Now that we are in the midst of Winter and cold temperatures, my mind turns to a hot summer day last August where I barged uninvited to a meeting of Caterham Lotus Super 7's . I believe Caterham does not officially own the rights to the name Lotus so they call their limited production sports car a Super 7 but it is loosely based upon the same chassis.
Our local newspaper has a weekly car section where they publish locations of show & shines and other car meets throughout our area during the summer and I felt like having a peek and get a chance to meet up with David O Saville Peck who is an authorized builder of the Caterham Super 7 at his facilities on Vancouver Island. I believe he is the only builder authorized to build the Super 7 outside of the UK. Chassis's are shipped to his location from the UK where he takes over and hand assembles each car from start to finish. I have visited his "factory" while a car was under construction and I can tell you that every piece used has more than one purpose in an effort to minimize weight.
It was a chance for some owners to get together for a few hours to socialize and go for a drive
There were around 10 cars there and each one had a different configuration. Some were LHD and some RHD. It seemed that each one had a different powerplant, no two were alike.
That's David O Saville Peck in the striped shirt, on the left. He is a proven racer and slalomer with many victories under his belt.
This is David O Saville Peck's personal driver. You may wonder why I always refer to him as David O Saville Peck, instead of just "David". I remember one time a few years ago when I was at his workshop near Duncan, BC (Geoff, this is very close to Cowichan Bay) we were talking about this and that and I called him David. He was quick to correct me by saying "David O Saville Peck" so that is what it has been ever since.
Today I was the outsider. I do not own a Lotus so it was hard to strike up conversations as the other owners were all discussing different aspects of their cars and what upgrades they had done. I made sure to talk to David O Saville Peck and the homeowner who was hosting this gathering to ask permission to snap a few photos. It seemed that every car was unique in its running gear and options. When ordering a car there is a base configuration which starts out at around $50K and other performance options can raise the price significantly. Each vehicle is custom produced to the owner's specification and wallet thickness. If I were to purchase of Caterham I would definitely go for the 'Busa powered one, but they are rare.
but what luck . . . I didn't realize it at the time when I noticed this stunning beauty
but this was one of the rare 'Busa ones, and just happened to be produced at David O Saville Peck's facility in Duncan as evidenced by the unique grill. It wasn't long before the hood was removed and I was attracted to it like a magnet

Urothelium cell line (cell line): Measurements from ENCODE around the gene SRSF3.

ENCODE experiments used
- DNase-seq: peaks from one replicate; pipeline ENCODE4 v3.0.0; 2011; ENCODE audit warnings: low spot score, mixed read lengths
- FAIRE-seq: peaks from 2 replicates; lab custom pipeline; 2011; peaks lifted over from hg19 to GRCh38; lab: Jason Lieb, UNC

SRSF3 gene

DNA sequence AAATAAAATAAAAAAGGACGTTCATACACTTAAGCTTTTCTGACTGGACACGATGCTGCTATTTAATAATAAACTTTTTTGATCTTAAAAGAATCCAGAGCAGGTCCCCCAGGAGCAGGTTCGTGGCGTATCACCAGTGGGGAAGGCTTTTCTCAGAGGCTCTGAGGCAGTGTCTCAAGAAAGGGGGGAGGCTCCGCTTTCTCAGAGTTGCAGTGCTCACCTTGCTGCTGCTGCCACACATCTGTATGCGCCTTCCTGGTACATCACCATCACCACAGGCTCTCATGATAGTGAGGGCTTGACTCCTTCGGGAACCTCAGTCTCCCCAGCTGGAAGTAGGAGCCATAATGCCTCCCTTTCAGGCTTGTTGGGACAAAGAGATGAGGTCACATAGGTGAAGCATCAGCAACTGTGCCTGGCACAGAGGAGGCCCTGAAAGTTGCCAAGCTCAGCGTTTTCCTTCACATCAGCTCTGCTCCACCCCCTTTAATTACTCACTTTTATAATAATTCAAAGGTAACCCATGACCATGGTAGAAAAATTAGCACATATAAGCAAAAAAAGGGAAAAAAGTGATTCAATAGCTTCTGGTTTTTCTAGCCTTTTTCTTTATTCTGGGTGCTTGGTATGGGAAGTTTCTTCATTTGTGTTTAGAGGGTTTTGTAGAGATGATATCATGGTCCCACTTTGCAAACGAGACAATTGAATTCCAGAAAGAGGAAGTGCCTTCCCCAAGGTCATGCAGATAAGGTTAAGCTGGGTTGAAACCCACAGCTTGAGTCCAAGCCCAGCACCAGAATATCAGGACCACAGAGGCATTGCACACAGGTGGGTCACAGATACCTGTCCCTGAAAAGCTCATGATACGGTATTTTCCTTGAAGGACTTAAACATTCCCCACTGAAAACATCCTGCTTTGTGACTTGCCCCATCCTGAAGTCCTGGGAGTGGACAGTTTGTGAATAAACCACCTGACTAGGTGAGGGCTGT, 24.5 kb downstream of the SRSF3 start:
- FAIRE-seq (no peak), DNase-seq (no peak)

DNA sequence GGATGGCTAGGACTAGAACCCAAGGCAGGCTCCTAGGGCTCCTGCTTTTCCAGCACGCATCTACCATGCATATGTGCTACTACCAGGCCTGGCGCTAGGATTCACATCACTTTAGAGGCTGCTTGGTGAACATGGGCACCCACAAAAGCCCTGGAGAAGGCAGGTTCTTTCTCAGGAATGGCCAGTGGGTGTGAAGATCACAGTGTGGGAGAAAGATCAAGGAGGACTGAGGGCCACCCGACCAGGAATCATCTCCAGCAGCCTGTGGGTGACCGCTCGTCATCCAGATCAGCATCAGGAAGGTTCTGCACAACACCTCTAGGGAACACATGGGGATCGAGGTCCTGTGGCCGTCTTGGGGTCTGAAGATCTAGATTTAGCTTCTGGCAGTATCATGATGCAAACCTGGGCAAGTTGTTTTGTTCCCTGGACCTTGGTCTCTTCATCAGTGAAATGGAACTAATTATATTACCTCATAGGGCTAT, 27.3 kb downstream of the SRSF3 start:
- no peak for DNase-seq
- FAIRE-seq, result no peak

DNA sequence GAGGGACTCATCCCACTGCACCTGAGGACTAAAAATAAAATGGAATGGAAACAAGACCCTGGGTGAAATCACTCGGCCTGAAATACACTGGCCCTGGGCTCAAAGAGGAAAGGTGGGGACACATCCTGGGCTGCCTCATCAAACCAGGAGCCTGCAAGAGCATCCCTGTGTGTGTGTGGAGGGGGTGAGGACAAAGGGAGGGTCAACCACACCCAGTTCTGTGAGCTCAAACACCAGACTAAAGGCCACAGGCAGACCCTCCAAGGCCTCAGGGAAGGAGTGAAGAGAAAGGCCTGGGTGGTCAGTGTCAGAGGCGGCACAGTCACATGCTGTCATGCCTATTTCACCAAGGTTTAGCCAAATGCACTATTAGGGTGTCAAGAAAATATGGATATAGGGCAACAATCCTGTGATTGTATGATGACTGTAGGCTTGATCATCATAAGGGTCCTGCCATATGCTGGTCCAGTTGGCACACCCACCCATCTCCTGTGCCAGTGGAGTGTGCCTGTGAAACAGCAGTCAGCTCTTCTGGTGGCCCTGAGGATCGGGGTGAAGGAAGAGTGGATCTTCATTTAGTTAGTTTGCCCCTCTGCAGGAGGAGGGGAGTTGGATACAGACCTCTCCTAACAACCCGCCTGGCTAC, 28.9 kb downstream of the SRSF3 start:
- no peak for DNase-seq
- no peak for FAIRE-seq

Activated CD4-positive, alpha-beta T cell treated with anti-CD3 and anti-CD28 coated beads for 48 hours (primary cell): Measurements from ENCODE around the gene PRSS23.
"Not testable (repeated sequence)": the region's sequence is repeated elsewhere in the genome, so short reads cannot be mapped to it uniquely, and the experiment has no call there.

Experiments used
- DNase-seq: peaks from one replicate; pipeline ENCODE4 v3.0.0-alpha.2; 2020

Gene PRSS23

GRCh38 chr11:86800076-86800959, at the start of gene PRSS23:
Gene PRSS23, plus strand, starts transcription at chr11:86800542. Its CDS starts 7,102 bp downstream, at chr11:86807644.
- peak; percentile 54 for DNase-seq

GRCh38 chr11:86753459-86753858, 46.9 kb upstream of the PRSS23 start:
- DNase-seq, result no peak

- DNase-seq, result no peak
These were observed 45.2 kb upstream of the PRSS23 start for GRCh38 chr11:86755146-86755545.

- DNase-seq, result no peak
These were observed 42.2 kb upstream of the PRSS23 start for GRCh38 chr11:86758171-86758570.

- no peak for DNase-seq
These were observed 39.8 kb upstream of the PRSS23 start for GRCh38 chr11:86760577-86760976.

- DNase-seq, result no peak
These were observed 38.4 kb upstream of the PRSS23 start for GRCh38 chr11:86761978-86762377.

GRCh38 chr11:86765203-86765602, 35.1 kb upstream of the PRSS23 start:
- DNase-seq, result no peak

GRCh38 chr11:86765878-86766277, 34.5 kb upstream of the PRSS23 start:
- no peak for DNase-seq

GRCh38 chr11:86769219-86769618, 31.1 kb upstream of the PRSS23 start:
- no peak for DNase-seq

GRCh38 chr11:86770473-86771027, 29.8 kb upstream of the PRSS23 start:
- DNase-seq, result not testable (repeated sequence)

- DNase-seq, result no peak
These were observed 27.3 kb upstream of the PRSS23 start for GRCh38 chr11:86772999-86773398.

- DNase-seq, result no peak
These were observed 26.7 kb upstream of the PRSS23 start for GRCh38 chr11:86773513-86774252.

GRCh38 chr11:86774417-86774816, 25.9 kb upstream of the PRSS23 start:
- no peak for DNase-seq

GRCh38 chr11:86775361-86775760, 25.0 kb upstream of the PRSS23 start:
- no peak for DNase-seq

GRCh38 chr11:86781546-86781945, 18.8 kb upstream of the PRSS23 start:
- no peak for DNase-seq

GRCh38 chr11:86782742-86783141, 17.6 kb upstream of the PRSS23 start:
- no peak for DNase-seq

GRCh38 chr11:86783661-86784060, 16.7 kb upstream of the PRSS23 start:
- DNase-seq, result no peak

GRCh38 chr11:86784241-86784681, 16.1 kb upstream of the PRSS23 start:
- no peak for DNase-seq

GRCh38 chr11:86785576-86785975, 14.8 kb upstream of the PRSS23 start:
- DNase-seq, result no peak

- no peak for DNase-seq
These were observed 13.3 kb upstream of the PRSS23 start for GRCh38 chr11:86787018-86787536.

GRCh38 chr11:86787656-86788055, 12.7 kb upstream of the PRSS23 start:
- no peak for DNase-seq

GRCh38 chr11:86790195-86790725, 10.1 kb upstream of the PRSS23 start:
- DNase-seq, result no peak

Here's a closer view of the Hayabusa Engine
Having a motorcyle engine and transmission means the shift lever is sequential shift just like your left foot shift lever. The stick shift (cockpit photo above) lever is spring loaded. To shift up you click back, and click again to up a gear. To gear down you click forward all the way back down to Neutral then one more click back to first. On a 6 speed motorcycle transmission you would shift 1 down then 5 up. No different with this manual shifter on the transmission hump. You have no "H" pattern, just clicking back or forward and the clutch pedal is sort of the same as using your left handlebar clutch lever. I am sure you would get used to this in no time.
Now the problem with motorcycles is there is no reverse gear. David O Saville Peck designed a reversing transmission which connects after the tranmission to reverse the direction of driveshaft rotation
That is the gold coloured unit with the chain drive. Since this reverses the rotation after the transmission you actually have 6 speeds forward, and also 6 speeds in reverse. In front of the shifter there is another lever which has two positions, forward or reverse. So when you actually want to go into reverse to back up your Caterham Super 7, you click down to first gear, and move the 2nd lever to reverse position. Depending upon how fast you wish to go in reverse you can shift up all the way up to 6th gear. It may not surprise you to know that David O Saville Peck holds the record for driving his Caterham Super 7 One hundred miles per hour in reverse (on a closed runway, of course).
Here's another view of the 'Busa engine
This particular car has had some modification but I am not sure what was done to it, only that I heard the owner say that it had around 200 HP and it weighed only 1,200 lbs. As each Super 7 is custom made you could order it with RHD for the NZ roads. Perfect for those rapidly ageing Striple Riders